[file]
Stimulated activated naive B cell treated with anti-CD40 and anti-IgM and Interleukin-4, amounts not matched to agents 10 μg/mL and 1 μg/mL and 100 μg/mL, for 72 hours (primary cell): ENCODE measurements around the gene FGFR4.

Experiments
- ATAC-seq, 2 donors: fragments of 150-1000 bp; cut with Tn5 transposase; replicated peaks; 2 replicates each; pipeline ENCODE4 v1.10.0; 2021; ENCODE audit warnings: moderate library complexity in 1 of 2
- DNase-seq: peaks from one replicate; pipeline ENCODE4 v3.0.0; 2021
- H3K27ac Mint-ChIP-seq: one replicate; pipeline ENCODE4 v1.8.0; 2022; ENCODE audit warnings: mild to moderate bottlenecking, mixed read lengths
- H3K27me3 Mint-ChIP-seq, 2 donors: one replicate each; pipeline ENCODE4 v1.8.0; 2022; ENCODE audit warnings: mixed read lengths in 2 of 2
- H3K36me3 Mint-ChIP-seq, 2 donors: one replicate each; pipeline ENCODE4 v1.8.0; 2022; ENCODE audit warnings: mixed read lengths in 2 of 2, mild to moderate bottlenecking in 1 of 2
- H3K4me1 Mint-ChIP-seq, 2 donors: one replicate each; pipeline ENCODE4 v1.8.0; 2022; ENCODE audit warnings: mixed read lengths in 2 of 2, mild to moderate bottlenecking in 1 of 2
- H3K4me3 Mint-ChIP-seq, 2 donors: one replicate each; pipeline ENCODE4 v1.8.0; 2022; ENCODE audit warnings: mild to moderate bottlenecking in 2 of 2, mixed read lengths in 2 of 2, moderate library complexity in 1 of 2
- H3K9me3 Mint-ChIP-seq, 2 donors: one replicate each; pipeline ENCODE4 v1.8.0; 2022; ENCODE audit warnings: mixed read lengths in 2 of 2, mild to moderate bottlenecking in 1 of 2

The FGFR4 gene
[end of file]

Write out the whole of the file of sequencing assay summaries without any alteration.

Stimulated activated naive B cell treated with anti-CD40 and anti-IgM and Interleukin-4, amounts not matched to agents 10 μg/mL and 1 μg/mL and 100 μg/mL, for 72 hours (primary cell): ENCODE measurements around the gene FGFR4.

Experiments
- ATAC-seq, 2 donors: fragments of 150-1000 bp; cut with Tn5 transposase; replicated peaks; 2 replicates each; pipeline ENCODE4 v1.10.0; 2021; ENCODE audit warnings: moderate library complexity in 1 of 2
- DNase-seq: peaks from one replicate; pipeline ENCODE4 v3.0.0; 2021
- H3K27ac Mint-ChIP-seq: one replicate; pipeline ENCODE4 v1.8.0; 2022; ENCODE audit warnings: mild to moderate bottlenecking, mixed read lengths
- H3K27me3 Mint-ChIP-seq, 2 donors: one replicate each; pipeline ENCODE4 v1.8.0; 2022; ENCODE audit warnings: mixed read lengths in 2 of 2
- H3K36me3 Mint-ChIP-seq, 2 donors: one replicate each; pipeline ENCODE4 v1.8.0; 2022; ENCODE audit warnings: mixed read lengths in 2 of 2, mild to moderate bottlenecking in 1 of 2
- H3K4me1 Mint-ChIP-seq, 2 donors: one replicate each; pipeline ENCODE4 v1.8.0; 2022; ENCODE audit warnings: mixed read lengths in 2 of 2, mild to moderate bottlenecking in 1 of 2
- H3K4me3 Mint-ChIP-seq, 2 donors: one replicate each; pipeline ENCODE4 v1.8.0; 2022; ENCODE audit warnings: mild to moderate bottlenecking in 2 of 2, mixed read lengths in 2 of 2, moderate library complexity in 1 of 2
- H3K9me3 Mint-ChIP-seq, 2 donors: one replicate each; pipeline ENCODE4 v1.8.0; 2022; ENCODE audit warnings: mixed read lengths in 2 of 2, mild to moderate bottlenecking in 1 of 2

The FGFR4 gene